If you are looking for some Pandemic reading (or listening), that will take you away from your living room to a small Canadian town with colorful characters, look no further. Here is the series listing if you prefer to read them in order.

Penny, Louise. All the Devils are Here   Minotaur Books. 2020.

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#BookFaceFriday “The Residence: Inside the Private World of the White House”

Hail to the #BookFaceFriday!

Feeling patriotic after Wednesday’s Inauguration? Take a look behind the curtain with this week’s #BookFace title, “The Residence: Inside the Private World of the White House” by Kate Andersen Brower. This nonfiction read is available as an ebook and Audiobook from Nebraska OverDrive Libraries.

“This intimate portrait of what it’s like to take care of the first family is a compelling read. Whether you’re a political or history junkie or devoted Downton Abbey viewer, this book adds unique context to understanding our presidents as human beings.” (Chuck Todd, moderator, Meet the Press)

Find this ebook and many more titles through Nebraska OverDrive. 173 libraries across the state share the Nebraska OverDrive collection of 17,165 audiobooks and 28,972 eBooks. As an added bonus it includes 130 podcasts that are always available with simultaneous use (SU), as well as SU ebooks and audiobook titles that publishers have made available for a limited time. If you’re a part of it, let your users know about this great title, and if you’re not a member yet, find more information about participating in Nebraska Overdrive Libraries!

Love this #BookFace & reading? Check out our past #BookFaceFriday photos on the Nebraska Library Commission’s Facebook page!

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What’s Sally Reading?

ALA Upcoming Youth Awards and Newly Announced Lists

The American Library Association (ALA) will announce the Youth Media Awards (think Caldecott, Newbery, Coretta Scott King Awards and more) starting at 8 am CT next Monday, January 25.  For the first time that I am aware of, they also have released several annual booklists early.  They are:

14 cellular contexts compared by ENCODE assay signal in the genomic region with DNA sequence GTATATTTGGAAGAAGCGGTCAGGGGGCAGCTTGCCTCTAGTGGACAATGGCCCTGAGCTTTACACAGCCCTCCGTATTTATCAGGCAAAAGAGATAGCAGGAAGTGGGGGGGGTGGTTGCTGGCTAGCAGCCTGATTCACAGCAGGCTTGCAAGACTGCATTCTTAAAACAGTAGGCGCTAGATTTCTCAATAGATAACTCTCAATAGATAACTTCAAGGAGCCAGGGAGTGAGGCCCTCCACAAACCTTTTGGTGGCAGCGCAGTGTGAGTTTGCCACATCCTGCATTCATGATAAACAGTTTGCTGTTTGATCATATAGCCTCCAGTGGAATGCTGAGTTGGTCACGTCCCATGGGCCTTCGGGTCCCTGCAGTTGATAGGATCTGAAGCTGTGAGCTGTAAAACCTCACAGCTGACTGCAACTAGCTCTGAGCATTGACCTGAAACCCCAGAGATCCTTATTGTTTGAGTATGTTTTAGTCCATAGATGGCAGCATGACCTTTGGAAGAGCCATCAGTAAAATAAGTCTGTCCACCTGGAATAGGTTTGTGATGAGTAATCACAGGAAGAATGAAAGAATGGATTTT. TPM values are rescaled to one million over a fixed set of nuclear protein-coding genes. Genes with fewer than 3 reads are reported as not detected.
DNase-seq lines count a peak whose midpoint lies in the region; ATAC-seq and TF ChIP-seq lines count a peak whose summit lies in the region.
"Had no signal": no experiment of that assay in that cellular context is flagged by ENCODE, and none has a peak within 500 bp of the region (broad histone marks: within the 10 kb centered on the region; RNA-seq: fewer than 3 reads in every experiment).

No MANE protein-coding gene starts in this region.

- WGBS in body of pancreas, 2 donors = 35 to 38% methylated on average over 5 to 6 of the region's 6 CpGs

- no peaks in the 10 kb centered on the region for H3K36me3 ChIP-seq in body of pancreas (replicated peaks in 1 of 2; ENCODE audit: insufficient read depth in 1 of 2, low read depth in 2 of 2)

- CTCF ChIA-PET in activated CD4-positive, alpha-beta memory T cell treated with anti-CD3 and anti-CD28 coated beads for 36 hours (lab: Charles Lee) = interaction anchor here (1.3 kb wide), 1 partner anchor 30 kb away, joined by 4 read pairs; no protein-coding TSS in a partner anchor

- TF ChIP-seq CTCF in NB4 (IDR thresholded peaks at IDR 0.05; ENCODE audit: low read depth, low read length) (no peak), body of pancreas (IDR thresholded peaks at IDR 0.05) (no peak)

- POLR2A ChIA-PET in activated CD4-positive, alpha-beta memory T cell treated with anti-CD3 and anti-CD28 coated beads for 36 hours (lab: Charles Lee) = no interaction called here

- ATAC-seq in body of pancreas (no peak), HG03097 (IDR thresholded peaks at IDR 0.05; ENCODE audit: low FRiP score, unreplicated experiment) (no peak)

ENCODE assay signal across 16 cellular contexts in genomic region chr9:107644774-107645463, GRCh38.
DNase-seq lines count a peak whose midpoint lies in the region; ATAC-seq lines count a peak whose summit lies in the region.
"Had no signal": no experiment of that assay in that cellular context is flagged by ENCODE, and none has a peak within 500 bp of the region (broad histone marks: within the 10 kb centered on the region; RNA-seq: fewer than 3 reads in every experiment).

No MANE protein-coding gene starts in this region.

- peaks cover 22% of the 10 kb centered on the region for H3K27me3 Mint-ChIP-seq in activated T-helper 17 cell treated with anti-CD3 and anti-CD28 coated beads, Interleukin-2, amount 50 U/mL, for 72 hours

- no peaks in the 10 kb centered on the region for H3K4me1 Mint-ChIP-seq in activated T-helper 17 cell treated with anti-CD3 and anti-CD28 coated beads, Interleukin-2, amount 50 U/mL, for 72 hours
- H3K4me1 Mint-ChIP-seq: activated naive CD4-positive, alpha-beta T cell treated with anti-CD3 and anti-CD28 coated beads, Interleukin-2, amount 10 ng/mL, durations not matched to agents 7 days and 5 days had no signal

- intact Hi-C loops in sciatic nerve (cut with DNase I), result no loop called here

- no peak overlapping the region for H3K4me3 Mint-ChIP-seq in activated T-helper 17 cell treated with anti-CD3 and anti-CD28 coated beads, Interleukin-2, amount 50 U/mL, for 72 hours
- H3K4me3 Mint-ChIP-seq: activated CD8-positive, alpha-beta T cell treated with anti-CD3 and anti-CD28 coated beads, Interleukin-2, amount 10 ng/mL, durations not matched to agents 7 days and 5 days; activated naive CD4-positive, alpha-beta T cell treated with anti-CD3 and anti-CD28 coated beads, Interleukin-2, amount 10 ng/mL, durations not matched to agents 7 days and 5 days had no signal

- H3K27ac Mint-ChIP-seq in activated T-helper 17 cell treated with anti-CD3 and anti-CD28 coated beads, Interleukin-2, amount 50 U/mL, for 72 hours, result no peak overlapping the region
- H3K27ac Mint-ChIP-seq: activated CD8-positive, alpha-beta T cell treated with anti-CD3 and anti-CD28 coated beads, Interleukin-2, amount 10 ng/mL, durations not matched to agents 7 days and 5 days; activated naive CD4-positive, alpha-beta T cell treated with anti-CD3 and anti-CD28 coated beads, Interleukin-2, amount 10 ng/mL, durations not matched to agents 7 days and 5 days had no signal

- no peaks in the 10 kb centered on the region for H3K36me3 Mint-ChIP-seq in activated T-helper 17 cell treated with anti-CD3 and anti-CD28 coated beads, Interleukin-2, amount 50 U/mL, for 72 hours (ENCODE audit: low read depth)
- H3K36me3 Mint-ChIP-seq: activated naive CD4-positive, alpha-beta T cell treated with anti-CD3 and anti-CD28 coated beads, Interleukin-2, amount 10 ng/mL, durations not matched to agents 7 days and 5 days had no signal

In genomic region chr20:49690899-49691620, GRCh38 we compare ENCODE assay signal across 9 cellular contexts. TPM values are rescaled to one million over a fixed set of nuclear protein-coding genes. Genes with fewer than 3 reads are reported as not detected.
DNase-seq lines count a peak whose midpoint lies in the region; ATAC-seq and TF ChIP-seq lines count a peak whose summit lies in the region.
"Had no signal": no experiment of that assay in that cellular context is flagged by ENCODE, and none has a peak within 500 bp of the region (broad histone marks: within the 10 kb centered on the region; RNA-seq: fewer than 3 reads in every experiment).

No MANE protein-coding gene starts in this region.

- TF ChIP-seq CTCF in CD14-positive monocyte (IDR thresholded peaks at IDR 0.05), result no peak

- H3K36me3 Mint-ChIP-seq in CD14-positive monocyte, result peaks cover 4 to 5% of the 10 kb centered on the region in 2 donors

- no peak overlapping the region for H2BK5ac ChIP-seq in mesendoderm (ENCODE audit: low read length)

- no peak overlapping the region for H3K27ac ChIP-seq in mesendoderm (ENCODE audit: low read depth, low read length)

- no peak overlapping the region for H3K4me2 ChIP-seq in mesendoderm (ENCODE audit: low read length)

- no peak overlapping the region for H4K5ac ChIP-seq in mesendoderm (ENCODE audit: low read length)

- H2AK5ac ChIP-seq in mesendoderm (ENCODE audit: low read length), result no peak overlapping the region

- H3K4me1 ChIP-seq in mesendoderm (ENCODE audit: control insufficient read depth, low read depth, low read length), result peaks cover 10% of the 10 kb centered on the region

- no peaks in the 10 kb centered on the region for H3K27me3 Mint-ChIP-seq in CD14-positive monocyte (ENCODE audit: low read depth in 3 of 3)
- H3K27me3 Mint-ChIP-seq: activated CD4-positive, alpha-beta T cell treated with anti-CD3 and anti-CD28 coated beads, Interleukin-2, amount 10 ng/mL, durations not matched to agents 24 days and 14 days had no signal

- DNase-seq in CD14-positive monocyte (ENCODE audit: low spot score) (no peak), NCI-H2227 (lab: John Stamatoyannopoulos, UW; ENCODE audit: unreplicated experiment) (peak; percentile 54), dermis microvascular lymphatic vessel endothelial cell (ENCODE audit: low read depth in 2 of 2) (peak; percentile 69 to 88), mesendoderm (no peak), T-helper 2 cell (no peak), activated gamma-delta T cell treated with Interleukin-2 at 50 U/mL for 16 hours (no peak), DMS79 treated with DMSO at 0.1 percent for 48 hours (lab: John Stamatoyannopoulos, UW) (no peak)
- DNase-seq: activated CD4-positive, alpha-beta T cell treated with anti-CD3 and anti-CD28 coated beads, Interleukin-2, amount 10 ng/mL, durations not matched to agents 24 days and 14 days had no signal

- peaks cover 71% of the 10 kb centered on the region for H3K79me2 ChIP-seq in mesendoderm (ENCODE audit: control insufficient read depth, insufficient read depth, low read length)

Best Fiction for Young Adults

Great Graphic Novels for Teens

Quick Picks for Reluctant Young Adult Readers

Amazing Audiobooks for Young Adults

Check these lists out to see what you may already have in your collection.

One of the Top Ten titles for the “Quick Picks for Reluctant Young Adult Readers” Continue reading

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Friday Reads: Mistress of the Art of Death by Ariana Franklin

Historical Fiction meets Murder Mystery is always a good read in my book. In this case the setting is Medieval Europe, more specifically Cambridge, England. Our heroine is Adelia Aguilar, a trained doctor and what we would call a medical examiner. Rare and heretical for the time, she must pretend to be an assistant and translator for her long time Muslim protector, Mansur. Think Rizzoli and Isles, but with knights, monks, and convents.

Four children have been brutally murdered in Cambridge. The townspeople have accused the local Jewish community of the crimes and forced them to flee. The disruption to King Henry II’s tax revenues leads him to ask for outside help from the King of Sicily. Thus our story begins with Adelia’s summoning from the Salerno School of Medicine.

If you love procedural drama intertwined with historical facts, this is the book for you. Even better, it’s a series of five books.

Franklin, Ariana. Mistress of the Art of Death. G.P. Putnam’s Sons. 2007.

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#BookFaceFriday “The Children’s Blizzard”

Get blown away by this #BookFaceFriday!

January 12, 1888, began as an unseasonably warm morning across Nebraska… but that’s not how it ended. Today for #BookFaceFriday we have a tale of two books, both titled “The Children’s Blizzard,” and both about that fateful snowstorm. And yes, they are both a part of one or more of our collections. First, we have “The Children’s Blizzard: A Novel” by Melanie Benjamin (Delacorte Press, 2021) is brand new to our Nebraska OverDrive Libraries collection, and it’s available in both eBook and Audiobook.

“In this piercingly detailed drama, riveting in its action and psychology, Benjamin reveals the grim aspects of homesteading, from brutal deprivations to violent racism toward Native Americans and African Americans, while orchestrating, with grace and resonance, transformative moral awakenings and sustaining love.”Booklist (starred review)

Our second contender is “The Children’s Blizzard” by David Laskin (Harper Perennial; 3rd edition,2005.) A nonfiction title that is available in both our Book Club Kit Collection and as an eBook and Audiobook in Nebraska OverDrive Libraries. 

“In The Children’s Blizzard, David Laskin deploys historical fact of the finest grain to tell the story of a monstrous blizzard that caught the settlers of the Great Plains utterly by surprise. Using the storm as a lens, Laskin captures the brutal, heartbreaking folly of this chapter in America’s history, and along the way delves into the freakish physics of extreme cold. This is a book best read with a fire roaring in the hearth and a blanket and box of tissues near at hand.” — Erik Larson, author of Isaac’s Storm and The Devil in the White City

Love this #BookFace & reading?  Check out our past #BookFaceFriday photos on the Nebraska Library Commission’s Facebook page!